"Why is this night different from all other nights?" Thus, at sunset Monday, will begin the ritual of questions during the Seder meal with which Jews start the celebration of Passover, or Pesach, which commemorates the deliverance of the Israelite slaves from bondage in Egypt. The youngest child at the table is expected to answer the questions, fulfilling the commandment, "And thou shalt tell thy son."Still more at that top link.
According to tradition, as related in the book of Exodus, the Israelites were made slaves in ancient Egypt. But Yahweh, the Hebrew God, instructed Moses to demand of the ruling Pharaoh that His people be released. Pharaoh refused, and Yahweh brought 10 plagues down upon Egypt. The final plague was the death of the firstborn son in every household. The Jews were instructed to sacrifice a lamb and smear its blood on the house's lintel or doorpost. Seeing the blood, the Angel of Death would pass over that house. After this final plague, Pharaoh relented and allowed the Jews to leave.
"Passover speaks to every generation because every generation sees dictators and tyrants aiming to destroy the dreams, hopes, religious beliefs and cultural identities of population subgroups within their borders," Rabbi Dov Fischer, of the Irvine-based Young Israel of Orange County, told us. "The Jewish people in Egypt, even in slavery, refused to be forcibly assimilated. Rather, the Jews retained their language, their Hebrew names and their forms of dress throughout their centuries of slavery."
Why do we eat only unleavened bread, or matzoh, on Pesach? To remember that when the Jews left Egypt there was not time to allow the bread to rise, so the dough was baked into hard crackers. Why do we eat bitter herbs? To remind us of the cruelty the Jews suffered. Why do we dip our foods? We dip bitter herbs into Charoset made of apples and nuts, which resemble clay used for bricks, to remind us how hard the slaves had to work. Parsley is dipped into saltwater, symbolizing that spring is here, and new life will grow. The saltwater reminds us of the tears of the Jewish slaves. Why do we lean on a pillow? To be comfortable and to remind us that once we were slaves, and now we are free.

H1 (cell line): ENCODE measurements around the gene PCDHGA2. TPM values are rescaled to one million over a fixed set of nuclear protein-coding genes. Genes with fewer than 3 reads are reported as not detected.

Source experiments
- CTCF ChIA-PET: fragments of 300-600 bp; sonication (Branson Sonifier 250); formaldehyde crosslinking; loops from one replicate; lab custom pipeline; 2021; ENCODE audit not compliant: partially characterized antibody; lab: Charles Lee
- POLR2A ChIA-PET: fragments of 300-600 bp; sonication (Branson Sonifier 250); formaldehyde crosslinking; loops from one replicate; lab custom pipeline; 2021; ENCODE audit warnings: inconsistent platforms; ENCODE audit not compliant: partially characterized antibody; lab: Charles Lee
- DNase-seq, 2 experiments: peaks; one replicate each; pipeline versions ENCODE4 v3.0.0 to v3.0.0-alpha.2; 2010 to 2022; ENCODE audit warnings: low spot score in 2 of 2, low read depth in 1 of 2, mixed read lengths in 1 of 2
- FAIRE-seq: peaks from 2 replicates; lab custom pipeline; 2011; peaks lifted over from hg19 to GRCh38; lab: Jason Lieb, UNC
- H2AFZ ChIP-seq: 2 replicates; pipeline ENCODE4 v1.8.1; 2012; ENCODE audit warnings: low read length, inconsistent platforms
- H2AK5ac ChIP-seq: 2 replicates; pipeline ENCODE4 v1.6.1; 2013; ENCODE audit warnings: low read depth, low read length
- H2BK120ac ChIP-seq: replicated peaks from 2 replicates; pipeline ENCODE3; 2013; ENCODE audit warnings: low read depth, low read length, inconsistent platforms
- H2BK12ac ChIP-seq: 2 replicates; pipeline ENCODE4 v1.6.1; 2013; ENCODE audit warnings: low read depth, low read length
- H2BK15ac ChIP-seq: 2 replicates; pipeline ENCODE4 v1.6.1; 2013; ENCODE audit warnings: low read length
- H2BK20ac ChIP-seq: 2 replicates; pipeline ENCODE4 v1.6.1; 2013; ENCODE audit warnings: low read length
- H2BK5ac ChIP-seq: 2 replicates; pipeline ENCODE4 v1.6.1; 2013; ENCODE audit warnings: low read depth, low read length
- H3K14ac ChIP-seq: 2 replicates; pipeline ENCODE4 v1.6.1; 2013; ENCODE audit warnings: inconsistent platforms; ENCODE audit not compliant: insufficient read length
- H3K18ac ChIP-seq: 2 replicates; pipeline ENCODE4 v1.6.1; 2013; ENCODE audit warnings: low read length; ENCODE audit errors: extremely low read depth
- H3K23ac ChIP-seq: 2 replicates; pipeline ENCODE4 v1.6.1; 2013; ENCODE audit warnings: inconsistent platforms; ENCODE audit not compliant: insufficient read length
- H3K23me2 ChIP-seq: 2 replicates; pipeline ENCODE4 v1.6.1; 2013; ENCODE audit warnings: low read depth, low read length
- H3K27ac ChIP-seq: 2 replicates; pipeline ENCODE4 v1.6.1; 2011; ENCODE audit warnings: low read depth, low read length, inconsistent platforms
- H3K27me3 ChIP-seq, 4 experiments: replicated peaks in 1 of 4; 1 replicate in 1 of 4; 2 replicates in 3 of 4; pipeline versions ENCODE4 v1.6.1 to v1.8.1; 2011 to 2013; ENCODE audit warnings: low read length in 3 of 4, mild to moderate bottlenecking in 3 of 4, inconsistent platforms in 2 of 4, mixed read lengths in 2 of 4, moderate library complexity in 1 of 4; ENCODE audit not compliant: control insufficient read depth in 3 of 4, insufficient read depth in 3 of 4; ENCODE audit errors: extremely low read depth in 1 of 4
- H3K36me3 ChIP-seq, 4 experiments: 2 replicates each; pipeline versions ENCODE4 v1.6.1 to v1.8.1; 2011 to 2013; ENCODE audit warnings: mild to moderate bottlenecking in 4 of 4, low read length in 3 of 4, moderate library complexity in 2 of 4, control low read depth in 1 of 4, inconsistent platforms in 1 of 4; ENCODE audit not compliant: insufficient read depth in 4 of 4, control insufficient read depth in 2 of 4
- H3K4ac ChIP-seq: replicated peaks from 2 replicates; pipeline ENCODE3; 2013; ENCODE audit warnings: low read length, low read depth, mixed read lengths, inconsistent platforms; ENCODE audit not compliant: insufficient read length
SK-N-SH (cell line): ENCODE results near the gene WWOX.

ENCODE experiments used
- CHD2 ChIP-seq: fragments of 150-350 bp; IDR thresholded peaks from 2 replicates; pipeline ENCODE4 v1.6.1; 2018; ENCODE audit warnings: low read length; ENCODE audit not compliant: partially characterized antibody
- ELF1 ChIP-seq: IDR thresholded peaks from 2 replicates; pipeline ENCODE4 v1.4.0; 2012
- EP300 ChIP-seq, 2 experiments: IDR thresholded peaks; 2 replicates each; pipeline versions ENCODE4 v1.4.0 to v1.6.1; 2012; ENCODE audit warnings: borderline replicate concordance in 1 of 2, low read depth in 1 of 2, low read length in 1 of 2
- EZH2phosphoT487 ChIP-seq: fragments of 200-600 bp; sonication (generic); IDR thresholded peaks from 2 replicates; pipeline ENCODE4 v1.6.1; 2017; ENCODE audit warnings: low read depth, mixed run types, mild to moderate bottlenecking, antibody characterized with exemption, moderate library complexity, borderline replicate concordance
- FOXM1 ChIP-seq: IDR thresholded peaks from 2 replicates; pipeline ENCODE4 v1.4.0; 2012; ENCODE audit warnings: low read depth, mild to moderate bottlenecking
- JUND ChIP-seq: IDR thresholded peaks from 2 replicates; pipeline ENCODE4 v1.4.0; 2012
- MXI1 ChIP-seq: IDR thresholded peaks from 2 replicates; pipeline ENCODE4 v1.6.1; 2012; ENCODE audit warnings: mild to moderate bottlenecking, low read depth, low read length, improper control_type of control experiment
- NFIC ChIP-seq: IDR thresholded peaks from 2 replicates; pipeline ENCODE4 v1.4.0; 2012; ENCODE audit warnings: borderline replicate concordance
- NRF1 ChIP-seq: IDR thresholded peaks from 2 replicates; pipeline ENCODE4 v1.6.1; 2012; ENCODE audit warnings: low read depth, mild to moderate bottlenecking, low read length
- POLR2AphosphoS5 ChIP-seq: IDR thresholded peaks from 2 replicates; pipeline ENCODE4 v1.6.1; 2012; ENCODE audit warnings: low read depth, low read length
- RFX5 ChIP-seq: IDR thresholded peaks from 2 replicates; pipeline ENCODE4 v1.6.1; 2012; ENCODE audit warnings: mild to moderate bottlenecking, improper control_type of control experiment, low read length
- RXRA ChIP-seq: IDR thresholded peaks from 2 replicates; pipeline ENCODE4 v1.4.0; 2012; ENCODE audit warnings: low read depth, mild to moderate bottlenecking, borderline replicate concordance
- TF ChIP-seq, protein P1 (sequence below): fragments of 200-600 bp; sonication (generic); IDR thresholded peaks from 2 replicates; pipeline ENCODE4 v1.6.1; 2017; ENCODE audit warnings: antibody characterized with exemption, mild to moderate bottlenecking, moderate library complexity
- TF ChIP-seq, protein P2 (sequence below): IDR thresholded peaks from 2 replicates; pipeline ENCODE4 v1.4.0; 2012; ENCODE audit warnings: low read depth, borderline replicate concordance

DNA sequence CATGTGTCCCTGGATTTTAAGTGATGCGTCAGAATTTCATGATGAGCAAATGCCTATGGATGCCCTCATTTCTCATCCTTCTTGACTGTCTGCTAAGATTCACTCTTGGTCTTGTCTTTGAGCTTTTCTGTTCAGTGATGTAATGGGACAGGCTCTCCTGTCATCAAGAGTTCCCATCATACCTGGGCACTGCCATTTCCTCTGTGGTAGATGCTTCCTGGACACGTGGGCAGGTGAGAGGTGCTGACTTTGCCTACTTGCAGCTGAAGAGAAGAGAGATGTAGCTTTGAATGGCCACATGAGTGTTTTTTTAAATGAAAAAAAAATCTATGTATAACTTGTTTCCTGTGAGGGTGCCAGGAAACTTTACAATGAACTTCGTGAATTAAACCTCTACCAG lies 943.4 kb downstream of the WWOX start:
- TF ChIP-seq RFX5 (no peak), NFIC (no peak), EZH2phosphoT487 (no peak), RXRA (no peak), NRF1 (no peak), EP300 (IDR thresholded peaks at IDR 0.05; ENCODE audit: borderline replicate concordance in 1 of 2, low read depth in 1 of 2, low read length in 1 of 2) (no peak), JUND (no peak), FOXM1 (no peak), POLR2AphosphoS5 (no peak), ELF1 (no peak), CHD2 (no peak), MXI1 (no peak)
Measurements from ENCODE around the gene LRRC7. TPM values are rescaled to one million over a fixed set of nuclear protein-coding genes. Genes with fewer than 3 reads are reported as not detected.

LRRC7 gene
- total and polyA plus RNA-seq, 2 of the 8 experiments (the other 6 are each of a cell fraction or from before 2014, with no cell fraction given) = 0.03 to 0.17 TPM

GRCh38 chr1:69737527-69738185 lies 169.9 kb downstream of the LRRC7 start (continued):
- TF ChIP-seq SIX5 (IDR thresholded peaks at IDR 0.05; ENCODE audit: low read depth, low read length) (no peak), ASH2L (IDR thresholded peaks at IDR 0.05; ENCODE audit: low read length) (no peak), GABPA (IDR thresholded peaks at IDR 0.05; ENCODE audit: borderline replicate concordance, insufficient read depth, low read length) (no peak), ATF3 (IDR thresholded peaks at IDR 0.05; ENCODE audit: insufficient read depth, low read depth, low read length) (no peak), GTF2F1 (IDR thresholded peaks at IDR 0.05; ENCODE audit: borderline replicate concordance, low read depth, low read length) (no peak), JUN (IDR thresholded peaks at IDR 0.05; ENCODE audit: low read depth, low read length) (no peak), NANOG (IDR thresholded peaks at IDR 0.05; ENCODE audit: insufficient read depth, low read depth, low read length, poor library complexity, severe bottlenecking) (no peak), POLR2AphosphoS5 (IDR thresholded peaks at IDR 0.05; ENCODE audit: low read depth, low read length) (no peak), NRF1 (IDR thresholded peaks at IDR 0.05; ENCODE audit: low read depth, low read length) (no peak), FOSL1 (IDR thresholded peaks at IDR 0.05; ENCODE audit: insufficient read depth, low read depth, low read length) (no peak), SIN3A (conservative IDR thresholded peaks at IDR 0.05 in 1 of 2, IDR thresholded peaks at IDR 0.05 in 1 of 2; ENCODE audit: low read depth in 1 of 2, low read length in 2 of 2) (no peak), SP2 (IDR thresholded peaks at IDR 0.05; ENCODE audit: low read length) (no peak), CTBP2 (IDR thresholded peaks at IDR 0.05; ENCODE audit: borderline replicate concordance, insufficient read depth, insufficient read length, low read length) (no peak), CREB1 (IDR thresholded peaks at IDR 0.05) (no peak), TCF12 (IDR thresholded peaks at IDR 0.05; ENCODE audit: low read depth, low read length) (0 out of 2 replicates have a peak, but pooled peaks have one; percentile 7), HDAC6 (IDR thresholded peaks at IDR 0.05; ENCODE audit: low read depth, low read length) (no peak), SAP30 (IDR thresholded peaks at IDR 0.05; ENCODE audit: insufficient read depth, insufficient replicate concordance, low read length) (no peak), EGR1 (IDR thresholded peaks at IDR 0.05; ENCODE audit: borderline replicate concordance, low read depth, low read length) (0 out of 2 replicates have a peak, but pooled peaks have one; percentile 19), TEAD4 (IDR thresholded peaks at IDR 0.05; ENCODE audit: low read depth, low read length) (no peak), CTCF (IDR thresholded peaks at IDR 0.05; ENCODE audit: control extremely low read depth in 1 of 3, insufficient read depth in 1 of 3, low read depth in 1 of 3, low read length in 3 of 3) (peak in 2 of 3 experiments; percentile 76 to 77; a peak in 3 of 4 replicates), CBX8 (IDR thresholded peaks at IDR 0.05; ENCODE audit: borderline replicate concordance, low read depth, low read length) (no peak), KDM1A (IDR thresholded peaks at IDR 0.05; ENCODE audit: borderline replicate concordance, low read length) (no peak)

Passover is typically celebrated for seven days in Israel and among Reform Jews, and for eight days among diaspora Conservative and Orthodox Jews. It recalls the birth of a Jewish nation, freed of Egyptian oppression and able to serve Yahweh, or God, alone. The first and last days are full festivals, marked by abstention from work, special prayer services and holiday meals. Jews eat only unleavened bread during the entire observance.
Passover commemorates the birth of a Jewish nation consecrated to serve Yahweh, not the Pharaoh. It is a time to be humble and to remember what it was like to be a slave. Most of all, it is a celebration of freedom, of the joys and opportunities available when we are not forced to serve others.
"As Americans, we oppose tyranny and dictatorships throughout the world, from Saddam Hussein in Iraq to Libya's Moammar Gadhafi in Libya to the Taliban in Afghanistan. We know that, if dictators and tyrants are not stopped, they eventually expand their sights and attack us, too," Fischer said. "We celebrate freedom, and we respect and cherish the many expressions of cultural identity and religious belief that have contributed to make America great."
Tuesday, March 26, 2013
From yesterday's Orange County Register, "Passover's message can resonate with everyone":